The Labyrinth of Abstraction: Victoria Haven’s They all stopped walking

The hedge maze is one of the most memorable images of Stanley Kubrick’s The Shining. In the Northwest, most of us know this labyrinth isn’t real (it was part of a constructed set) because we are familiar with Oregon’s Timberline Lodge, whose building served as the hotel’s exterior in the film and has no maze. Seattle artist Victoria Haven’s (NAP #6, #49) show at Greg Kucera Gallery, They all stopped walking, references a scene that takes place inside The Shining’s maze. At first, it was hard to see a connection between this new work and the artist’s earlier paintings and sculptures of abstracted, geometric forms that I knew so well.  The older forms even make a few appearances, as does an entire wall of words extracted from text messages that had been turned into woodblock prints and separated into pairs that only make sense together sometimes.  I found myself intrigued but unsure of how everything came together. I was on the brink of lost.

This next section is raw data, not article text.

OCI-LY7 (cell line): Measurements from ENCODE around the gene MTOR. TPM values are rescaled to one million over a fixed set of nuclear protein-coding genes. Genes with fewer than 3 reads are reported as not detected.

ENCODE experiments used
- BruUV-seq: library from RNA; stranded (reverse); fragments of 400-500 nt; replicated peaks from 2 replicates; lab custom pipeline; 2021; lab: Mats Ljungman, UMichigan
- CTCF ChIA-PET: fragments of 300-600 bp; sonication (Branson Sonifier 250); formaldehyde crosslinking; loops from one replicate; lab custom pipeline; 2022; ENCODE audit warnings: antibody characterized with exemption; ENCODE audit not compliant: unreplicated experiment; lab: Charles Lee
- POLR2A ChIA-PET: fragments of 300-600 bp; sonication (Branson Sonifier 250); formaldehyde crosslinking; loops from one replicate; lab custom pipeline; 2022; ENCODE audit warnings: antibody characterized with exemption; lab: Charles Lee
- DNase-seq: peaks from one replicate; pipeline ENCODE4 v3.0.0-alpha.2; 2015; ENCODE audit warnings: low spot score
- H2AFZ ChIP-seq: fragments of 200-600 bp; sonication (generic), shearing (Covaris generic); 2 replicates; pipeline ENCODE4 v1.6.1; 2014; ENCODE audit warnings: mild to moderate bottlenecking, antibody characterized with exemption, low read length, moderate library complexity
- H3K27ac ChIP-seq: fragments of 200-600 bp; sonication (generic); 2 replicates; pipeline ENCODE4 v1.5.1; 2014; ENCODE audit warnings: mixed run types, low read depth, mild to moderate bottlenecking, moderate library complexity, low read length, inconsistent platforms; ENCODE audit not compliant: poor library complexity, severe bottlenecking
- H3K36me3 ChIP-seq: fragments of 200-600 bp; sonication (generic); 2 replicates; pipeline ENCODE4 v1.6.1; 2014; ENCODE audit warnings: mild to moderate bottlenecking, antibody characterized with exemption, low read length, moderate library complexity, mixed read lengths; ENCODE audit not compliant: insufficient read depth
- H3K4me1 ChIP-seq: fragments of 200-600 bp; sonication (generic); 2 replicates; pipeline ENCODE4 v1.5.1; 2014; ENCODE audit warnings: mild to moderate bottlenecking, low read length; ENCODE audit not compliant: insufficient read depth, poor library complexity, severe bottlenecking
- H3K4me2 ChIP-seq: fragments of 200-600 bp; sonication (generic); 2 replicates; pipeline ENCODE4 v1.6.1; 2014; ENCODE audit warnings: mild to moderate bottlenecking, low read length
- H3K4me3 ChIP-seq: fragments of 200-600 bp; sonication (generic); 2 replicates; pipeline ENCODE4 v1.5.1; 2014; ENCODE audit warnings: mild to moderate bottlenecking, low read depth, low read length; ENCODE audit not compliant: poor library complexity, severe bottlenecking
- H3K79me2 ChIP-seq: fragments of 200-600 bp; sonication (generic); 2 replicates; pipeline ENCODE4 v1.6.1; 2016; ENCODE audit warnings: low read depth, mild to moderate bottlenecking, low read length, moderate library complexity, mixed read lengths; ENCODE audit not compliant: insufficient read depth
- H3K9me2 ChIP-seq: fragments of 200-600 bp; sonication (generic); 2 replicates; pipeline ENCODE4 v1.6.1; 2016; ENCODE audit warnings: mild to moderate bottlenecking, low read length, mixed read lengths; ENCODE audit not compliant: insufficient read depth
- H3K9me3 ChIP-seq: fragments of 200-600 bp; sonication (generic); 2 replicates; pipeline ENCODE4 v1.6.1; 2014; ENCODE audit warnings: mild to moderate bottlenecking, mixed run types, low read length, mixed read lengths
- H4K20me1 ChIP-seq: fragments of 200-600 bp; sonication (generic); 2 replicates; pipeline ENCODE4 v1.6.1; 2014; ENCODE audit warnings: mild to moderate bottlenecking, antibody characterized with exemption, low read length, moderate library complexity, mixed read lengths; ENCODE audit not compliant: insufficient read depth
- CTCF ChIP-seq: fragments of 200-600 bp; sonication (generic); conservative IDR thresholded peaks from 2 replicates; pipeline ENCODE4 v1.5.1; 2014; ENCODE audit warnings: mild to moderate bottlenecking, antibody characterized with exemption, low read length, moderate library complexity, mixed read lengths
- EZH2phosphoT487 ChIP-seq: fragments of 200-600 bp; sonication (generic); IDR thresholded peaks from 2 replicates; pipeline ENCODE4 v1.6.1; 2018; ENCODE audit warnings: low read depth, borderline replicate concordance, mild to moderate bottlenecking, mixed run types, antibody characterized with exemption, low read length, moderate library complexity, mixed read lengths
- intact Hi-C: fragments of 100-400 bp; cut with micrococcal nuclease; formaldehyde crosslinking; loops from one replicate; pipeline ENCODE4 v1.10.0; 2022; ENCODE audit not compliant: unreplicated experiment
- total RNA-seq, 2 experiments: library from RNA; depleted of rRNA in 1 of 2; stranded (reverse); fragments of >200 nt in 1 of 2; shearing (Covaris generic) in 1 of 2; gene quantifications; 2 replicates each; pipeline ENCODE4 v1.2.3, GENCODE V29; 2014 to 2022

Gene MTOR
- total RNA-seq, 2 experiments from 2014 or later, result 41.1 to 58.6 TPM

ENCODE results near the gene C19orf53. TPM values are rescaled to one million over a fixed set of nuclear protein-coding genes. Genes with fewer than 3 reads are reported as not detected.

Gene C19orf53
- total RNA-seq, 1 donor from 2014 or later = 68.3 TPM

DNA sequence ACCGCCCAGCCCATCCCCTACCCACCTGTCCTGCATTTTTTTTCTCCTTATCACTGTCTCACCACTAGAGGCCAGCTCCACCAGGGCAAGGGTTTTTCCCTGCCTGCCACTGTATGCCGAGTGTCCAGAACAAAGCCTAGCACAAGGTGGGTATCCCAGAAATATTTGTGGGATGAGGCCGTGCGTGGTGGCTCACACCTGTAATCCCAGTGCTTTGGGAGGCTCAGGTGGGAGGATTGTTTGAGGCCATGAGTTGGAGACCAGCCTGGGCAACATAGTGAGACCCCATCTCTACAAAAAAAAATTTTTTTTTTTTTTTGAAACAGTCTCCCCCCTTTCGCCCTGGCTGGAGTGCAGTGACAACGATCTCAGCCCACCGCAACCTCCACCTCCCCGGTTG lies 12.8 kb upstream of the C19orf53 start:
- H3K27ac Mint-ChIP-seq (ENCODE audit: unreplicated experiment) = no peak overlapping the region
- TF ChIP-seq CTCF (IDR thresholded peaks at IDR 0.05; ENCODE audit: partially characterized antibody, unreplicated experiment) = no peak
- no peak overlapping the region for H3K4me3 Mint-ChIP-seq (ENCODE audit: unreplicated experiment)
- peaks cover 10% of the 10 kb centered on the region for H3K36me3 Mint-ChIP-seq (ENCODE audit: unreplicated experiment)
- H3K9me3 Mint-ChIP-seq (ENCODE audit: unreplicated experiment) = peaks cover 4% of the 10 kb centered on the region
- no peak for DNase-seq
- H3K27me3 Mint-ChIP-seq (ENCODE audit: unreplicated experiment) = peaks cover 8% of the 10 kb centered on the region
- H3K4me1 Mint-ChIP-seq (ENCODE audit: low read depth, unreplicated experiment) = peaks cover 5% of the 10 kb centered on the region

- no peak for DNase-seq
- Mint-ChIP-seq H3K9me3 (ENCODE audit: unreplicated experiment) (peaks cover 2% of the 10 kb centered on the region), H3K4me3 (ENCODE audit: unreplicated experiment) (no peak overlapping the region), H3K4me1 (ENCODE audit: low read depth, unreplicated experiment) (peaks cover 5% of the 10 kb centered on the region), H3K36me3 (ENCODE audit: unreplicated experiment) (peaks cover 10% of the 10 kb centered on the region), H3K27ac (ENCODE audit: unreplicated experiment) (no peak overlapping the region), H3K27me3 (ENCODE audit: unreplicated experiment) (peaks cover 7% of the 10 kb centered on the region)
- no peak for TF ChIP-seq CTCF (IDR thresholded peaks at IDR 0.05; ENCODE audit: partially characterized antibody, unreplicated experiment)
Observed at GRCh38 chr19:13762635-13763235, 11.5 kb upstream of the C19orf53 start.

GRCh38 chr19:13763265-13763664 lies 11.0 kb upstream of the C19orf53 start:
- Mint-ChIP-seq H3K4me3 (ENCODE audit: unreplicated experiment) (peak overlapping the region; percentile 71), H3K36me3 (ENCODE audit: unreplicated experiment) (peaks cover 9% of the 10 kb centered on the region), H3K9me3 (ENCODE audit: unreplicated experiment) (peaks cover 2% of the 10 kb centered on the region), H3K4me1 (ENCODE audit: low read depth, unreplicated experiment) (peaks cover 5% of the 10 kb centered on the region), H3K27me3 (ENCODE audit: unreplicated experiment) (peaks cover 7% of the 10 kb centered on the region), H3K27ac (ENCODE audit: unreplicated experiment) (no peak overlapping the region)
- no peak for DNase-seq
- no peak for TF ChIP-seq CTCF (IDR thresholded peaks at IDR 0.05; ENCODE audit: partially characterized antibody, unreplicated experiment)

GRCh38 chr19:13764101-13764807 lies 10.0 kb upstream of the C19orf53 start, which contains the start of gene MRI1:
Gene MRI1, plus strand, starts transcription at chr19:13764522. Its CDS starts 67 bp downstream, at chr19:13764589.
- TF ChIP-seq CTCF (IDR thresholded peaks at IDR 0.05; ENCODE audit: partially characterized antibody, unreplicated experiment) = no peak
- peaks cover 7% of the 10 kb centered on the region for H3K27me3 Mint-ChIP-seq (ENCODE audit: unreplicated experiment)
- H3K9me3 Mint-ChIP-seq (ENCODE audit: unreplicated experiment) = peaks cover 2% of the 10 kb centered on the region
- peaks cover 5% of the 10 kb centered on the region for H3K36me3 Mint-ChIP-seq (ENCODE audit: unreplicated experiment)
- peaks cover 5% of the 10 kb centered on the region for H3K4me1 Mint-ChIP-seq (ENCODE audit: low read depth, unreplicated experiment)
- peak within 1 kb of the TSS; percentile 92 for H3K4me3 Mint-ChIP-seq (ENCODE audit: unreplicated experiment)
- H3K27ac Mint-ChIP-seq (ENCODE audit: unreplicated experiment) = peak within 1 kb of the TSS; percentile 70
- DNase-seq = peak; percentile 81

But, when Haven spoke of her desire to question abstraction in the new pieces, the pathway became clearer. The disjointedness that had felt so rigid and real—between words, between mediums, between what I had seen before and what I was seeing now—dissolved, as if it had been in my imagination all along.  In its place, I found a show that continues an artist’s longstanding pursuit by starting from a new, unexpected place.—Erin Langner, Seattle contributor